With respect to the absence of standard guardrails at the edges of the platform at the top of the tubular scaffold erected on the floating platform, respondent's evidence was to the effect that it was left off in order not to interfere with clearance of the floating platform in passing beneath the structural cross beams upon which the "pick" scaffold rested. The evidence was that Mr. Giltrop and Mr. Chase would gain access to their work stations from this unguarded platform. Respondent's evidence was that it cleared with the general contractor the non-use of guardrails on this platform since there were 6-inch pipes running lengthwise of the building to which workers on the platform could tie off. (Tr. 202) Thus respondent made a deliberate choice to disregard the requirements of the Act with respect to said guardrails on the platform.
Having earlier discussed the need for fall protection in the form of lifelines, safety nets and guardrails, respondent chose to treat such requirements lightly and demonstrated a plain indifference to the requirements of the Act and the safety of its employees. The course of conduct followed by respondent was conscious, intentional, deliberate and voluntary and falls well within the definition of "willful" followed by the Commission, to-wit: A willful violation is one involving voluntary actions done either with an intentional disregard of, or plain indifference to the requirements of the Act. F. X. Messina Construction Corp. v. Occupational Safety and Health Review Commission, 505 F.2d 701 (First Cir. 1974); Georgia Electric Company v. Secretary of Labor, 595 F.2d 309, (Fifth Cir., 1979). See also Kent Nowlin Const. v. Occupational Safety and Health Review Commission, 593 F.2d 368, 372 (10th Cir. 1979).
In arriving at a base penalty of $800.00 for the combined violations set forth in Citation No. 2, the complainant gave due and proper consideration to the gravity and serious nature of the offenses and the probability of serious injury to employees. The respondent then multiplied the proposed base penalty by a factor of 10 by reason of the "willful" characterization fitting the various offenses. (Tr. 92)
Complainant gave no consideration to the factors of size, good faith, or history which section 17(j) of the Act requires (Tr. 93), and upon giving such factors due consideration it is here found that a combined penalty in the sum of $6,500.00 is appropriate for these willful violations.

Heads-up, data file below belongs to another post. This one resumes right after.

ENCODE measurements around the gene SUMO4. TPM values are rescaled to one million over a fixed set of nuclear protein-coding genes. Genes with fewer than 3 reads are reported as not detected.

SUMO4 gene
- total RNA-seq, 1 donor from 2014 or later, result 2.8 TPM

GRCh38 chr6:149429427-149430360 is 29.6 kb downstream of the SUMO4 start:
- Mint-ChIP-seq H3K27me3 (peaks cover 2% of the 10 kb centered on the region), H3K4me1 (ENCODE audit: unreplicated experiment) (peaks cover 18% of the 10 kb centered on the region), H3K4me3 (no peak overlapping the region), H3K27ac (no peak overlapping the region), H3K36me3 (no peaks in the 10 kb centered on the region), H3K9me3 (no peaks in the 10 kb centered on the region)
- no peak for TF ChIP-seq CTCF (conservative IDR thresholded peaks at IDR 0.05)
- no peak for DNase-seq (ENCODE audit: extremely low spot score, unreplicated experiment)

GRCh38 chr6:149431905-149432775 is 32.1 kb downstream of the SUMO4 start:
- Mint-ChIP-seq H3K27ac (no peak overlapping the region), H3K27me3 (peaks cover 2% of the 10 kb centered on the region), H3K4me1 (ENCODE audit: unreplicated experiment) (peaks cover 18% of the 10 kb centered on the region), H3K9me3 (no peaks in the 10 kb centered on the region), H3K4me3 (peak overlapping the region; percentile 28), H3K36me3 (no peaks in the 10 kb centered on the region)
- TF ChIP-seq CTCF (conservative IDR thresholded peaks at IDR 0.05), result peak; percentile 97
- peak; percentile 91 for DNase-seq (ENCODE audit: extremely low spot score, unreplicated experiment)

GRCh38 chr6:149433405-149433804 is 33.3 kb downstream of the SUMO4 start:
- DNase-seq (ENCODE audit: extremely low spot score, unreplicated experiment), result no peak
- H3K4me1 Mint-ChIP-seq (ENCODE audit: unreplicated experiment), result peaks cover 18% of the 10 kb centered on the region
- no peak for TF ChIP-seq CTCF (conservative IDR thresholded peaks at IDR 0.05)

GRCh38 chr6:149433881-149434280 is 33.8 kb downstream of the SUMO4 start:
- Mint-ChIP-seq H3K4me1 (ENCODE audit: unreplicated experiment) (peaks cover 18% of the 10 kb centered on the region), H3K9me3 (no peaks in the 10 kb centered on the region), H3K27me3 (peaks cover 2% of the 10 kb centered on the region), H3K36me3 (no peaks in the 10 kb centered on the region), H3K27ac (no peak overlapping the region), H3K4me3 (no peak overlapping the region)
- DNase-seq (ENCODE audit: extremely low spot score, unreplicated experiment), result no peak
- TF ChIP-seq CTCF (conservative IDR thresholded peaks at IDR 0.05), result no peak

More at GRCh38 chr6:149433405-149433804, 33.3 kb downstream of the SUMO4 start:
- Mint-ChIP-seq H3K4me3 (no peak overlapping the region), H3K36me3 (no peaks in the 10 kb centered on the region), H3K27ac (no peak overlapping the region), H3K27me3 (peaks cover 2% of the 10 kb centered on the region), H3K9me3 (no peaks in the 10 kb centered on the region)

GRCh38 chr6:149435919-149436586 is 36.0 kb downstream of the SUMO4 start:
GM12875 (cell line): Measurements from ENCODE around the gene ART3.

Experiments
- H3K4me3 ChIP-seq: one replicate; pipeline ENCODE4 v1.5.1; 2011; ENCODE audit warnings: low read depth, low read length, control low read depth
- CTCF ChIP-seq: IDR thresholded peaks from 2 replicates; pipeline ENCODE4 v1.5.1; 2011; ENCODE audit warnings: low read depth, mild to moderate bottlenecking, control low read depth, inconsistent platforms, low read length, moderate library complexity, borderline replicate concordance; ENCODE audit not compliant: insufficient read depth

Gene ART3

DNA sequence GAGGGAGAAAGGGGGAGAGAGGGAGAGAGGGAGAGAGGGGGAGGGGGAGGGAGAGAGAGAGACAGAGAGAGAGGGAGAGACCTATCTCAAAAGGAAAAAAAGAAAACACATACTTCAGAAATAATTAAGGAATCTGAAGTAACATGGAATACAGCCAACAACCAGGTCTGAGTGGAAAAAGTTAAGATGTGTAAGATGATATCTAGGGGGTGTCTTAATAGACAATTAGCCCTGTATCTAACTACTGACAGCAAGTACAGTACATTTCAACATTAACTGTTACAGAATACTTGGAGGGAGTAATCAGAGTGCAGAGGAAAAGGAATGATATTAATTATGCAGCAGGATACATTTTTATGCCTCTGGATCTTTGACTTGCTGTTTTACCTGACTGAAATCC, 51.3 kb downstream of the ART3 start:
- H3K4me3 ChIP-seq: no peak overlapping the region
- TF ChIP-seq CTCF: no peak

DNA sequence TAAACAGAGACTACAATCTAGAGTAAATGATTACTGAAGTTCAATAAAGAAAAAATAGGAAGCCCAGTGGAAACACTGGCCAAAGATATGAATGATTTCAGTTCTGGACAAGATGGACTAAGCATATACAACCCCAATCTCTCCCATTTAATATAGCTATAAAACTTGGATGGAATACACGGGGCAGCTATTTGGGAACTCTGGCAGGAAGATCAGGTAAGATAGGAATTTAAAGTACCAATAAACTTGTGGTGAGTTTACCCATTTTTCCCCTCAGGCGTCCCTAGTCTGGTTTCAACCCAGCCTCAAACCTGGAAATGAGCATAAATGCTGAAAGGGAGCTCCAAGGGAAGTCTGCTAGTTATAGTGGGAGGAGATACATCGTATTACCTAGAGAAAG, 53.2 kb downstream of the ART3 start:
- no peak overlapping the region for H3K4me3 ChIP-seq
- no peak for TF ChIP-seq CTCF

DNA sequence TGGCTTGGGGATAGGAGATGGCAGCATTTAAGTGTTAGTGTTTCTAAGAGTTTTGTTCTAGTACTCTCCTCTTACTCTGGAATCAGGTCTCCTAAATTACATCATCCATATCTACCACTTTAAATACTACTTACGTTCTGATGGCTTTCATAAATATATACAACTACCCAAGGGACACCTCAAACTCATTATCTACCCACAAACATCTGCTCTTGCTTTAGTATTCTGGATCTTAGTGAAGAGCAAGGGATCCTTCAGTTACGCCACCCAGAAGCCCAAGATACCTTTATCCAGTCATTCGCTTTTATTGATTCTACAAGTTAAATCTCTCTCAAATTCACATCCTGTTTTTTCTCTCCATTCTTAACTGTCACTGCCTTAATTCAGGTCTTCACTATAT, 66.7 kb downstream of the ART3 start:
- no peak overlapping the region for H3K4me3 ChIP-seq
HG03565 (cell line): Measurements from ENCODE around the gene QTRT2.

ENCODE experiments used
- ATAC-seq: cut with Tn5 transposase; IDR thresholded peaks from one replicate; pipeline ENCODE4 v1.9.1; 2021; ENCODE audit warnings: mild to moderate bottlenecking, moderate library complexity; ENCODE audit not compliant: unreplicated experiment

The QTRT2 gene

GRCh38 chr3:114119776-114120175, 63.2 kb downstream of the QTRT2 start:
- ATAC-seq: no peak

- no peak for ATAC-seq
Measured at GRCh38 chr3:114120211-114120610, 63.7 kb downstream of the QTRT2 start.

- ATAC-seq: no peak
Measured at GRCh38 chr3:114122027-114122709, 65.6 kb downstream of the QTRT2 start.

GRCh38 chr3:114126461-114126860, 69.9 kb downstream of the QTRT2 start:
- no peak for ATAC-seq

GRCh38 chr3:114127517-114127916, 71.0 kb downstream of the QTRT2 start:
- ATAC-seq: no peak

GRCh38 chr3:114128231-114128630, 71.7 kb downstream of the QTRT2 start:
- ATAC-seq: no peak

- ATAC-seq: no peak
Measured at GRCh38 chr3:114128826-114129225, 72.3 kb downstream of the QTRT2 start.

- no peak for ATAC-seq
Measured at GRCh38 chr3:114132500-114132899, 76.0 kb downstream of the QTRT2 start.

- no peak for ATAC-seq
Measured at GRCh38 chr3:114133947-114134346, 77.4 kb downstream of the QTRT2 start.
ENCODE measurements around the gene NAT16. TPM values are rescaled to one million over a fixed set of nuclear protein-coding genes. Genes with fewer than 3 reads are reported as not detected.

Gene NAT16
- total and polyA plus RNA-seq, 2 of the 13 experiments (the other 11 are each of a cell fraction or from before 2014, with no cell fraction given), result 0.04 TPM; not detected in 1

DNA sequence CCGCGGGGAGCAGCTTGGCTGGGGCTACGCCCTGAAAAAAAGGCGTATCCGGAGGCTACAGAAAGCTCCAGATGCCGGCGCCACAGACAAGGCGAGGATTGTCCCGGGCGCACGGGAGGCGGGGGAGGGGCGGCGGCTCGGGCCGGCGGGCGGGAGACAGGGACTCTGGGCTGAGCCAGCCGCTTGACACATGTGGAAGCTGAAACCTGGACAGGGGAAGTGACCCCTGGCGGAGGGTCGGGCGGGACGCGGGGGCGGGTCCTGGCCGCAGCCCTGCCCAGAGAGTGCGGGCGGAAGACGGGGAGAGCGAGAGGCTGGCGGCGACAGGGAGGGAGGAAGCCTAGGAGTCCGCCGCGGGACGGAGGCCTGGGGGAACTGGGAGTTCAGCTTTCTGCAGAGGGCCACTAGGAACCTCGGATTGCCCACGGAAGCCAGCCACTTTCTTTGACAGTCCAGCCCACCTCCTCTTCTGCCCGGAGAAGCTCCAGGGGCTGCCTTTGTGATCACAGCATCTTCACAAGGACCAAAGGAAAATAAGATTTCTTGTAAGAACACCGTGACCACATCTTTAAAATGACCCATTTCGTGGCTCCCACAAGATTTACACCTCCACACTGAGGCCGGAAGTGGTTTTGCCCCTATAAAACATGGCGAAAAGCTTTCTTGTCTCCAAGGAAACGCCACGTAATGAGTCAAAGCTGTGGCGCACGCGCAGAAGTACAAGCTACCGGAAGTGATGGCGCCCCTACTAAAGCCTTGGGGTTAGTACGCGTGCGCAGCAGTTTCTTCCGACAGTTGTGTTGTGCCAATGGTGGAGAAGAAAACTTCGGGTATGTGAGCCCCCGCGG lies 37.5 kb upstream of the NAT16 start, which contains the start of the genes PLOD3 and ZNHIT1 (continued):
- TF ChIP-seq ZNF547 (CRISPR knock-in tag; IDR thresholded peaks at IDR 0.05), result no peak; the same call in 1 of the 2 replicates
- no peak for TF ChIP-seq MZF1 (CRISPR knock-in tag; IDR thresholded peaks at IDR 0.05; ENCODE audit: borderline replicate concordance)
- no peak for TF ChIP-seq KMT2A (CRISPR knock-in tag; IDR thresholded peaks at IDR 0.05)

Now, having considered the pleadings, the representations and stipulations of counsel, the testimony of the witnesses and the exhibits received in evidence; and having observed the demeanor of the witnesses and having weighed the credibility thereof, and having considered the post-hearing briefs and filings of the parties and having herein above entered Findings of Fact -- there are here entered the following:
Conclusions of Law
1. Respondent is an employer within the meaning of the Act.
2. Respondent is engaged in a business affecting commerce.
3. The Commission has jurisdiction of the parties and of the subject matter of this proceeding as provided by section 10(c) of the Act.
4. Respondent was in violation of the standard at 29 C.F.R. § 1926.104(b) and item 1a of Citation No. 2, issued to respondent October 19, 1983, should be affirmed.
5. Respondent was in violation of the standard at 29 C.F.R. § 1926.451(a)(4) and item 1b of said Citation No. 2 should be affirmed.
6. The violation referred to in paragraph 4 of these conclusions of law was serious and willful.
7. The violation referred to in paragraph 5 of these conclusions of law was serious and willful.
8. The sum of $6,500.00 is an appropriate total
combined penalty for the violations found herein and should be assessed.
1. Item 1a of Citation No. 2, issued to respondent October 19, 1983, is AFFIRMED as a serious and willful violation of Section 5(a)(2) of the Act.
2. Item 1b of said Citation No. 2 is AFFIRMED as a serious and willful violation of Section 5(a)(2) of the Act.
3. A total combined penalty of $6,500.00 is ASSESSED.
R. M. Child
Dated: August 14, 1984
[] The testimony of employee Chase suggests,
however, that the plank could have come loose if, when Giltrop moved to another plank his
lanyard were to tug on the plank. We need not resolve this point.
[] The items of the Citation read:
1a. 29 CFR 1926.104(b): Lifelines were not secured above the point of operation to an anchorage or structural member:
(a) On or about October 7, 1983, in the A-Frame of
the coal handling facility, where an employee was tied off by means of a lanyard to an
unsecured wooden plank located below the point of operation.
(b) On or about October 7, 1983, in the A-Frame of the coal handling facility, where an employee working on a "pick" scaffold was tied off to an unsecured wooden plank.
1b. 29 CFR 1926.451(a)(4): Standard guardrails and toeboards not installed on all open sides and ends of platforms more than 10 feet above the ground or floor:
(a) On or about October 7, 1983, at the upper level
of the rail-suspended scaffold in the A-Frame of the coal handling facility.
(b) On or about October 7, 1983, on the "pick" scaffold being used near the top of the A-Frame in the coal handling facility.